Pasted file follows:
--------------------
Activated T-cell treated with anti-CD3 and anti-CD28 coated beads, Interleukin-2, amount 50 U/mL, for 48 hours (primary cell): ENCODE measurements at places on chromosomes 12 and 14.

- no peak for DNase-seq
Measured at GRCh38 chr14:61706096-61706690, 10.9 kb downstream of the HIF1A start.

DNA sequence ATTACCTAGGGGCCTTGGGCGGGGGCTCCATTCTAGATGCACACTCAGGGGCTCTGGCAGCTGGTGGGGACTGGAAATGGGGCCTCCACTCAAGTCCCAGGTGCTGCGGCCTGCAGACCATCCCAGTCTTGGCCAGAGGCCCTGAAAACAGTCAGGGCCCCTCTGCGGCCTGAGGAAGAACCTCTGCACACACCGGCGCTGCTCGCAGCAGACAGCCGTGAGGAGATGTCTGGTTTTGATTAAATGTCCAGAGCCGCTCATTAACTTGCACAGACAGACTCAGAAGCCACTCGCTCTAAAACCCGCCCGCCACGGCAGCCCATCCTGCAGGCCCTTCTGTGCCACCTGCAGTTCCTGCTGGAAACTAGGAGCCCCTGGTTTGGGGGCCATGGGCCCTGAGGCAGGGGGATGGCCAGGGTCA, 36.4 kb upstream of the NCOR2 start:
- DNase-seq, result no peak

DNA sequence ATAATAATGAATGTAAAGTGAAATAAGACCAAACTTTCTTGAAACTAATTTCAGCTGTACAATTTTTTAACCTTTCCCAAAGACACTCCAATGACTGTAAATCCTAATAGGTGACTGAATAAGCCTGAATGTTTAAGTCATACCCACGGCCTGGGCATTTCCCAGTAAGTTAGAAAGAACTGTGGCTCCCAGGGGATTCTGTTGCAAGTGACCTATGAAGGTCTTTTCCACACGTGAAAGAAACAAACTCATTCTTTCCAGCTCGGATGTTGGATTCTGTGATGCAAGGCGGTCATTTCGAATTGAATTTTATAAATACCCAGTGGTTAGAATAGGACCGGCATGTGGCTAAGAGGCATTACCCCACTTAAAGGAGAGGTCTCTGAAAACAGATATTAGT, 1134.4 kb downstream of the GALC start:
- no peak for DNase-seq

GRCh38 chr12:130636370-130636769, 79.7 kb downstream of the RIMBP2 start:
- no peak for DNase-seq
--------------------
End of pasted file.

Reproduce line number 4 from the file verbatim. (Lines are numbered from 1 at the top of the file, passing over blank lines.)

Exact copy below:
DNA sequence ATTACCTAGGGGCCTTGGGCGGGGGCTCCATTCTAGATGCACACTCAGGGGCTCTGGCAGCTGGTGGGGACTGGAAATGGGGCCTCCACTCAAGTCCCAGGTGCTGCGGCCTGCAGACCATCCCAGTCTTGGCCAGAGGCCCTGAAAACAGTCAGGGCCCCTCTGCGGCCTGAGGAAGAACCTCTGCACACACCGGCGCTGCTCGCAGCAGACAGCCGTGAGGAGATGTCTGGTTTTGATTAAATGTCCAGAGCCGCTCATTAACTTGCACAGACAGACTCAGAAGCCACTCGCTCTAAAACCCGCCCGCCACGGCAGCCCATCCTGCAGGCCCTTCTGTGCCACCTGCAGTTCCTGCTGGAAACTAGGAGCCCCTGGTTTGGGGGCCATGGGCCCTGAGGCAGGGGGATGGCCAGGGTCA, 36.4 kb upstream of the NCOR2 start: